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About bid

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  • Birthday 02/19/1966
  1. Just to let you know we went through this too, when my eldest son was rising 15. He was out of school for 6 months. The solution for us was a residential placement at an independent special school for AS/HFA...but my son was very keen to go there so that helped as he was able to write that this was what he wanted to all the professionals involved, and he came with me to visit, etc. We had similar trials with meds, until I took ful responsibilty for slowly taking him off everything, as none of them seemed to help. But obviously, this wouldn't be right for everyone. Have you considered a special school or special 6th form college? There are now even more independent ones that cater for young people with AS/HFA who don't have learning difficulties, so maybe want to access GCSEs, etc. A good place to start is to google Gabbitas, as they list all the special schools in the country. You could also google the Priory Group and the Hesley Group too. I can only echo Kathryn's post too, as it's very important to keep well yourself and keep some semblance of 'normal' life going for the rest of the family. Hang in there, and we are always here for support. Bid <'>
  2. bid

    Just a quick...

    Hey Smiley!! Happy Christmas to you too <'> Big A left home last year, and now lives independently in another city, working full-time and sharing a flat with the infamous Gilbo Hope you and your Ds are doing well! Bidx
  3. Tally, I don't mean this in an unkind way, but this is actually none of your business...they are both over the age of consent, and however naive you consider either of them to be they are making each other happy and if other people think they appear 'odd' or whatever because of the age gap, that is actually their problem. I think you will only cause yourself a world of trouble if you say anything...and indeed, what would you actually say? That you don't 'approve' of their relationship? Well, that's neither here nor there, and they will just tell you it's none of your business I'm afraid. However inappropriate you privately feel this friendship to be, I think you should keep it to yourself. You can always be supportive and kind to either or both of them if it fizzles out...or buy a new hat if they get married and live happily ever after Bid
  4. But Tally, if she is 18 then they aren't doing anything wrong at all. It may well be a large age gap, but that is really up to them. Maybe it won't work out, but then again maybe it will and if they are both happy that's actually really positive for both of them. Best stay well out of it if I were you Bid
  5. bid


    OK, you're probably not going to like what I'm going to say helped me reach acceptance! First of all, Sally has given you loads of really good advice. The secret is to have as positive an approach to life as you possibly can manage (that ole' glass half full!!). Secondly, looking outwards instead of constant introspection. Thirdly, doing something/anything that actually benefits others. And last of all, Sally is absolutely spot on when she says that you can use your dx to feel proud when you do accomplish the things you find difficult, and be gentle on yourself when you really can't manage something. One very, very useful and interesting thing I found out during 9 months of counselling was this: it is a complete fallacy to say 'this is how I am, I can't change'. We can all change ourselves if we really want to, and are prepared to work hard and acknowledge sometimes uncomfortable truths about ourselves. Good luck! Bid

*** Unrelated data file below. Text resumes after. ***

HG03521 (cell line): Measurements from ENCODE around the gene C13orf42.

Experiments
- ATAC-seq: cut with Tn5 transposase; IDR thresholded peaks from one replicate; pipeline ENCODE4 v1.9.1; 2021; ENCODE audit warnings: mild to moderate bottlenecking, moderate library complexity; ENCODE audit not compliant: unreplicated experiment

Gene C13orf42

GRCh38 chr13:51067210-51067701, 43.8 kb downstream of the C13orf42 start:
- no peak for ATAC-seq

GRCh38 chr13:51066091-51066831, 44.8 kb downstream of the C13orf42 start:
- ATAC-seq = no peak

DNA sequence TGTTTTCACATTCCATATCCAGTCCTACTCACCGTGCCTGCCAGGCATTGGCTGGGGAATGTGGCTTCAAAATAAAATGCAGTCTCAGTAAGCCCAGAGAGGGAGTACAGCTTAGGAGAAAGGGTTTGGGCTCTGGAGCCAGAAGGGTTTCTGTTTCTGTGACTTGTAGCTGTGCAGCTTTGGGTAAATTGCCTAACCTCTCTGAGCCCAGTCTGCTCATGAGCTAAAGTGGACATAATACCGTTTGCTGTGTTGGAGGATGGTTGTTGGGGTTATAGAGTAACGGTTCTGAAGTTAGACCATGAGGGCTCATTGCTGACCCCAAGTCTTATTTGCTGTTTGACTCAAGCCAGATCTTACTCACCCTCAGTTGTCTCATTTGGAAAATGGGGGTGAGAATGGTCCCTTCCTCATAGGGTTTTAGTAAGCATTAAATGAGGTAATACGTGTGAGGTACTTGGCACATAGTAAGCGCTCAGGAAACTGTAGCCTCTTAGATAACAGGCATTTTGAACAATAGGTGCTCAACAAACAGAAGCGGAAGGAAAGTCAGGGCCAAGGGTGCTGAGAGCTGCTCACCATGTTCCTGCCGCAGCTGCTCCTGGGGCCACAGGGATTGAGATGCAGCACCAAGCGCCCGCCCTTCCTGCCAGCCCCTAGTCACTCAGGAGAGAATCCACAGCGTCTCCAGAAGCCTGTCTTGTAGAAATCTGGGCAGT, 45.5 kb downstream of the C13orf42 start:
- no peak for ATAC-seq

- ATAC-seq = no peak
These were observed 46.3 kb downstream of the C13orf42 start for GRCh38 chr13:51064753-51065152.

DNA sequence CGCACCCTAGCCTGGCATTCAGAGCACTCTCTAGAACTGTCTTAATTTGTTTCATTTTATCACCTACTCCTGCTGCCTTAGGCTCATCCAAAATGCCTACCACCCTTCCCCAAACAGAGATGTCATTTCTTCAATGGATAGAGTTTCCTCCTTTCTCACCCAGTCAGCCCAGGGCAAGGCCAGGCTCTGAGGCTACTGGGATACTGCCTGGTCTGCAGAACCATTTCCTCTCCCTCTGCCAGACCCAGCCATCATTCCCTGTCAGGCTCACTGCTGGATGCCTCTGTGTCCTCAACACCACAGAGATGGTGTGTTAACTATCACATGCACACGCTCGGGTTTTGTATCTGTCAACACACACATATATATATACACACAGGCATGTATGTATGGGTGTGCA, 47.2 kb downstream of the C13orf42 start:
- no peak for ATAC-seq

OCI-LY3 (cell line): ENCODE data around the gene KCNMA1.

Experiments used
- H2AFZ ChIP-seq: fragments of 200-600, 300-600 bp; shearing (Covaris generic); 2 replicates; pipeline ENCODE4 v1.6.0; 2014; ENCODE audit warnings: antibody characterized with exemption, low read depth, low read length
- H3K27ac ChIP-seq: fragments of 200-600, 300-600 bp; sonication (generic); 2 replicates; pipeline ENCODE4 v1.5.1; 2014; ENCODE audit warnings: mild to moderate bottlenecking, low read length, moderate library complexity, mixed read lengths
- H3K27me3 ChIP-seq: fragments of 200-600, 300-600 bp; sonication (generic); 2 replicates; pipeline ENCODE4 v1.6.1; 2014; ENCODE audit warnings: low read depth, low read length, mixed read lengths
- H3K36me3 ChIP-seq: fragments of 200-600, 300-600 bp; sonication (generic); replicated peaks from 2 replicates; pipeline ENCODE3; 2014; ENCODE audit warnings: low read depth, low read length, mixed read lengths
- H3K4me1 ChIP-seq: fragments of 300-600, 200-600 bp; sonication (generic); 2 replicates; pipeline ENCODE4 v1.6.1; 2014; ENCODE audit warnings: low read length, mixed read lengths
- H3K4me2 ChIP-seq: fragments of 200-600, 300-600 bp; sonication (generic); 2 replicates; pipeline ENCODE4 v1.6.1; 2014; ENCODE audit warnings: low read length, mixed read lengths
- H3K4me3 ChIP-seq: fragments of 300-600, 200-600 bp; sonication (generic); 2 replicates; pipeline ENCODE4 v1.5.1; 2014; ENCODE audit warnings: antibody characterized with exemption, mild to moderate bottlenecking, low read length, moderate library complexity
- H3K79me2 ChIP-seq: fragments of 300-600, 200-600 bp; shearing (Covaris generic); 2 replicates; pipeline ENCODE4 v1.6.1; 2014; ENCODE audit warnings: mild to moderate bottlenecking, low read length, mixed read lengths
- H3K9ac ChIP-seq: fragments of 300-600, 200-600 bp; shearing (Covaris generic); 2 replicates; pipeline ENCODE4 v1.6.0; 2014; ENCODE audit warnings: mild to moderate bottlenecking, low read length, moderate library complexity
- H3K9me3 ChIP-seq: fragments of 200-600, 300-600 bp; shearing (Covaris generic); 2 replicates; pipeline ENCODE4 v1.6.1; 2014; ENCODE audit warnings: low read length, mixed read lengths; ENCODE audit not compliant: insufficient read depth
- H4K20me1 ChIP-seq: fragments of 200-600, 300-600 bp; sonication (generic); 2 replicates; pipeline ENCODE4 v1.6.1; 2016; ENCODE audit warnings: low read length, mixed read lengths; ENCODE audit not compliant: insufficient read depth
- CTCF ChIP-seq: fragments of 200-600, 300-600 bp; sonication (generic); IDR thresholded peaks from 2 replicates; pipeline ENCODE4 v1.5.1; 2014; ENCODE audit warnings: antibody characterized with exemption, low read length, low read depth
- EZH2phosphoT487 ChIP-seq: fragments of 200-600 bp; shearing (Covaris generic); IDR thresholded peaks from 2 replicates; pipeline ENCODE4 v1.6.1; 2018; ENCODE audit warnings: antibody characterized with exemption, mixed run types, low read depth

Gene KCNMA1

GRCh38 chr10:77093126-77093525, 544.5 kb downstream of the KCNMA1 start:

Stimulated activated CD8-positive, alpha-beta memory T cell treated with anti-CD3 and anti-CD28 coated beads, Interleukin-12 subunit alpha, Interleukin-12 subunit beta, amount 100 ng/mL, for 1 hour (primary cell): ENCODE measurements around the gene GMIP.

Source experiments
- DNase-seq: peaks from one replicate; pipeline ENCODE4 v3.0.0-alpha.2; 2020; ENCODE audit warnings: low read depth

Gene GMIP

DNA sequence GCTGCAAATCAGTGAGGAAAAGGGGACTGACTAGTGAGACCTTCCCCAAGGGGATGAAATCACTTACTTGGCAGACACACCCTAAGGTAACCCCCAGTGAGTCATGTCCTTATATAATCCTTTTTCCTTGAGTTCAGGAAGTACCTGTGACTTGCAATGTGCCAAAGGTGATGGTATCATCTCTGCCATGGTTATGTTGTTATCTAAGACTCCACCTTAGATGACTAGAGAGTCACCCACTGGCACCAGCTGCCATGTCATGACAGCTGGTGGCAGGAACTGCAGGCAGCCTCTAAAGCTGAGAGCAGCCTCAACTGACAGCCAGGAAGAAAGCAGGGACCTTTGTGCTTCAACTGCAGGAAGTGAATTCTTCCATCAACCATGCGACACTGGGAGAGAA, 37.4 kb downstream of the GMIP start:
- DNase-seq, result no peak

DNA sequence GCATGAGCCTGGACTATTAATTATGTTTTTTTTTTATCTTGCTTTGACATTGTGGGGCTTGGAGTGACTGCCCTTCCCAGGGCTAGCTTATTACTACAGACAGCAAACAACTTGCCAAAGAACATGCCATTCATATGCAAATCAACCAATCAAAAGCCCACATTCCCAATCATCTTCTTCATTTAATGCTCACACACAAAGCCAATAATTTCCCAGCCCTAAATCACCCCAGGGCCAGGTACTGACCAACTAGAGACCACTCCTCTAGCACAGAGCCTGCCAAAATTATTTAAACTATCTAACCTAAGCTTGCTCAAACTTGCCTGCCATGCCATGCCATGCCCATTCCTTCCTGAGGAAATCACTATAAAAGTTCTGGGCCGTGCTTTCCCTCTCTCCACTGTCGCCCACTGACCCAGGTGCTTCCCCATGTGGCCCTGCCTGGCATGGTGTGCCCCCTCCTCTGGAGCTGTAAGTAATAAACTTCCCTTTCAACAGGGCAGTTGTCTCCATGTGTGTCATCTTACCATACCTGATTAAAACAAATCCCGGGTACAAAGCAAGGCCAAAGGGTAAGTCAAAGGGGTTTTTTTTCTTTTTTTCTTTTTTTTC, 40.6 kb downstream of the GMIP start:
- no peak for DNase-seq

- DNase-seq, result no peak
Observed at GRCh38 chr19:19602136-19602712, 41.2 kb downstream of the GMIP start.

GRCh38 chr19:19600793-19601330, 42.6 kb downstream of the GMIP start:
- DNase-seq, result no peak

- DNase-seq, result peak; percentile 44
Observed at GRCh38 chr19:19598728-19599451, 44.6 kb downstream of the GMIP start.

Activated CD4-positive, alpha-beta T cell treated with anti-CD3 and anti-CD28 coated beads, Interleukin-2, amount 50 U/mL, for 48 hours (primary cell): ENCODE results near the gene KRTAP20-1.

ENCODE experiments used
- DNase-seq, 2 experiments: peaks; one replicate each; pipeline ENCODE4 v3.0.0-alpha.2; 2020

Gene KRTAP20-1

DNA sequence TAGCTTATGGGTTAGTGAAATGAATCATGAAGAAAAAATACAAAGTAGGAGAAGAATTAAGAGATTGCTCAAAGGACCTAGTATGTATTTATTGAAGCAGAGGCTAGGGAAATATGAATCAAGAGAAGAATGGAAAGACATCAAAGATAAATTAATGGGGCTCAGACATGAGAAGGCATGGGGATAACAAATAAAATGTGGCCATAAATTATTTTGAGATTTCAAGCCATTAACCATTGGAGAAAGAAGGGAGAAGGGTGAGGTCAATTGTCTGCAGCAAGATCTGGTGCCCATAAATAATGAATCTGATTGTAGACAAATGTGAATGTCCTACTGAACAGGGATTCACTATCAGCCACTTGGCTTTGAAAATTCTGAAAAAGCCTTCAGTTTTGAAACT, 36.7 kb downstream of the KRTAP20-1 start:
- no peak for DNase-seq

6. bid


    I think what you describe is very, very normal...it is certainly true for parents after a child is diagnosed with special needs. Whereas with grief the natural progression is to the acceptance stage, I read that for parents - and perhaps the diagnosed person too - there is a much more fluid movement between the stages, that can continue for a long time, especially during periods of difficulty or regression. Ultimately though people find themselves in the acceptance stage for longer and longer periods. This pattern has certainly happened for me as a parent of an adult with special needs, and I would also say for myself too post-dx. Simply put, it all takes time. I am in a very different place over my son's dx now than I was 16 years ago when it happened aged 6, and the same for myself 4 years post-dx. HTH Bridget
  7. Hi Tally, I guess if you do think he may have AS too, then perhaps taking a step back might help you think through why he has made these mistakes in his social communication over this issue, and maybe help to remove some of the annoyance? Hope you resolve things soon <'> Bid
  8. has 4 more nights and then that's me finished for Christmas!! :D

  9. has 4 more nights and then that's me finished for Christmas!! :D

  10. I think you are absolutely right! My DH often reads things posted on here, and asks why anyone thinks 'NT' people breeze through life with never a care or concern Bid
  11. Um, I'm not sure that's an exclusively autistic behaviour... Bid
  12. bid

    New Hand!

    Ack, that sounds painful Aeolienne! Bid
  13. I think the whole outfit looks really, really nice...and I especially love your second choice of boots. You're going to look fab! Bid
  14. is feeling really rough and woe! 5th night blues :((

  15. bid

    Just Joined

    Welcome to the forum I'm an adult with AS, and I also have an adult son with AS, ADHD and Dyspraxia. I work nights too, and right now I'm feeling that really rough 5th night on feeling before I get ready to go in...hoping the caffeine will kick in soon! Bid
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